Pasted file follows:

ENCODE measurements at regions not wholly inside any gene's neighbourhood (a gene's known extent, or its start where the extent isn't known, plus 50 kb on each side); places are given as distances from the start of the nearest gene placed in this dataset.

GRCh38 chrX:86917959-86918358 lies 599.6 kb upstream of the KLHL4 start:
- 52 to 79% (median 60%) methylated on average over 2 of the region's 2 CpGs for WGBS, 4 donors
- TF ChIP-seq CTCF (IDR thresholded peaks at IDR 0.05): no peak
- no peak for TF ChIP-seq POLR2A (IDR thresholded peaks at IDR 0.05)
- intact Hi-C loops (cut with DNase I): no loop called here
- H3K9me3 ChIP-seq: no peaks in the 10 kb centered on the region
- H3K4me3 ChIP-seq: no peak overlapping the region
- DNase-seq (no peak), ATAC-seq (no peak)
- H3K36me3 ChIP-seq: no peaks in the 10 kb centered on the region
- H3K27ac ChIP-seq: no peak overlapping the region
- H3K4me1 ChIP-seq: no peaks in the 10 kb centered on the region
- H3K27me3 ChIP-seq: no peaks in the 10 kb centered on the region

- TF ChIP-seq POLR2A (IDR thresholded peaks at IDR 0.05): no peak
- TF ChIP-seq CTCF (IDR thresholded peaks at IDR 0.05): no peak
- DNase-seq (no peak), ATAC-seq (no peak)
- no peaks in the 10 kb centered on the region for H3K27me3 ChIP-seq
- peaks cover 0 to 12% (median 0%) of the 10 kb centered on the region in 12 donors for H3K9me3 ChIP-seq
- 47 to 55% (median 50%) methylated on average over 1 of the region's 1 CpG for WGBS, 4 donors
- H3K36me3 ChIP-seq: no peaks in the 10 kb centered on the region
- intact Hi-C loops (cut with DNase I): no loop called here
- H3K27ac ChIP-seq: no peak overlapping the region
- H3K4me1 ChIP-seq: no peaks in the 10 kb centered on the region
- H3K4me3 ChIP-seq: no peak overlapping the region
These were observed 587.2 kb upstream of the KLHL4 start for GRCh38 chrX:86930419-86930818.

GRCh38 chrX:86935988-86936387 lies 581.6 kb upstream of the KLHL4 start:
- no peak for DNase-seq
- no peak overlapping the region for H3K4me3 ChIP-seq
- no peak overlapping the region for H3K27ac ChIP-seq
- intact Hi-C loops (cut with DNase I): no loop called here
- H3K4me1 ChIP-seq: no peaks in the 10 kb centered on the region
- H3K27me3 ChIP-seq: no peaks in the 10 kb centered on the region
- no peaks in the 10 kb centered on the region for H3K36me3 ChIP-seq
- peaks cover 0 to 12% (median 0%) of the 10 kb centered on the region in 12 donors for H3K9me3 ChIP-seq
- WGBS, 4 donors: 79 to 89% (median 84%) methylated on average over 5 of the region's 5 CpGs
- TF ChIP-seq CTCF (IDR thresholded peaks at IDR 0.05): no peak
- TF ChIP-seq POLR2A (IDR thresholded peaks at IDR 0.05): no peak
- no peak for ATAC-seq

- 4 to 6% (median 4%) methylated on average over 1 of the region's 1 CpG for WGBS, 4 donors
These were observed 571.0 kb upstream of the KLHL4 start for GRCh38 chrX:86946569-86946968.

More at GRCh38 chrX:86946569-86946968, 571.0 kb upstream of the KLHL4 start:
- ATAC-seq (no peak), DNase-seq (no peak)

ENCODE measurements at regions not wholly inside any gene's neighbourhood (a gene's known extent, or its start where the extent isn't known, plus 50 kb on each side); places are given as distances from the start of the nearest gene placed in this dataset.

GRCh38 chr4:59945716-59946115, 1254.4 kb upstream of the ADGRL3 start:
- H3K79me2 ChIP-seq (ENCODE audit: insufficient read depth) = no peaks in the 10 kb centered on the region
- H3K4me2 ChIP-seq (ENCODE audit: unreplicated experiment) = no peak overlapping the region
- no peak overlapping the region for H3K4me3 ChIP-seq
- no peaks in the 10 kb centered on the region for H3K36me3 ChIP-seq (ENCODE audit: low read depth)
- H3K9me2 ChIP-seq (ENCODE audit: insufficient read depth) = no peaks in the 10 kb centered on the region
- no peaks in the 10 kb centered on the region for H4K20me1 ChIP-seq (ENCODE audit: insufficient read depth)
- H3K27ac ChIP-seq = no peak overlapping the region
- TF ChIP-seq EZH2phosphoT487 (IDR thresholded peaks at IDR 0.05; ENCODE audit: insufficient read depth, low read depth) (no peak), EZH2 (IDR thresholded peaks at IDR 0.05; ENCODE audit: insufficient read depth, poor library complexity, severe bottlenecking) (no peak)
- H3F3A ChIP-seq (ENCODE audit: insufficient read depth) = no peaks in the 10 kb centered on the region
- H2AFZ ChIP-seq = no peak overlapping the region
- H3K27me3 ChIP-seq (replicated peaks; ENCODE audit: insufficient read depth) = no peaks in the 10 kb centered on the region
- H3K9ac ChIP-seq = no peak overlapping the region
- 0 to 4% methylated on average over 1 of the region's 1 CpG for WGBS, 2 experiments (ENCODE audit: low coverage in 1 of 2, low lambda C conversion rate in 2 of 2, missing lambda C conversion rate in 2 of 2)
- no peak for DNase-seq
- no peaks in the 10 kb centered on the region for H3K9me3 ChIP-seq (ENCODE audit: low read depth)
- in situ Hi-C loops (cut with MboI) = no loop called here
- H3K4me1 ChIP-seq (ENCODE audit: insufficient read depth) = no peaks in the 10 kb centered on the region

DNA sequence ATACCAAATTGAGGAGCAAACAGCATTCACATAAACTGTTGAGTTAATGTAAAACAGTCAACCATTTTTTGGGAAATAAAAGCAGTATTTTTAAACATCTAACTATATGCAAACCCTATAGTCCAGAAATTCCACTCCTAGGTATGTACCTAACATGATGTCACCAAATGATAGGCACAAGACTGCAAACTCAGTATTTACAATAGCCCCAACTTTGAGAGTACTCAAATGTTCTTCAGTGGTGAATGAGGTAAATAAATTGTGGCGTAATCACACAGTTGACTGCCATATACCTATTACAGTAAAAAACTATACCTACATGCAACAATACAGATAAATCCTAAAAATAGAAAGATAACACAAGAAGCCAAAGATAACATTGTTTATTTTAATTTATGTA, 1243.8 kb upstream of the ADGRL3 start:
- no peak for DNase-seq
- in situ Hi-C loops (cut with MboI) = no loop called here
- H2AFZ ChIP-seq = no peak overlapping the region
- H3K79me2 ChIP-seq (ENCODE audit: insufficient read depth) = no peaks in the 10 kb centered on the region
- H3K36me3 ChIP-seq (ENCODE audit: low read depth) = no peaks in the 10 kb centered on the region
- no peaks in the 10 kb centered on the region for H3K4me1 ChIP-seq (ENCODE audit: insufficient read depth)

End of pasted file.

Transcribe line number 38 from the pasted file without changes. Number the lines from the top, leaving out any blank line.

- no peak for ATAC-seq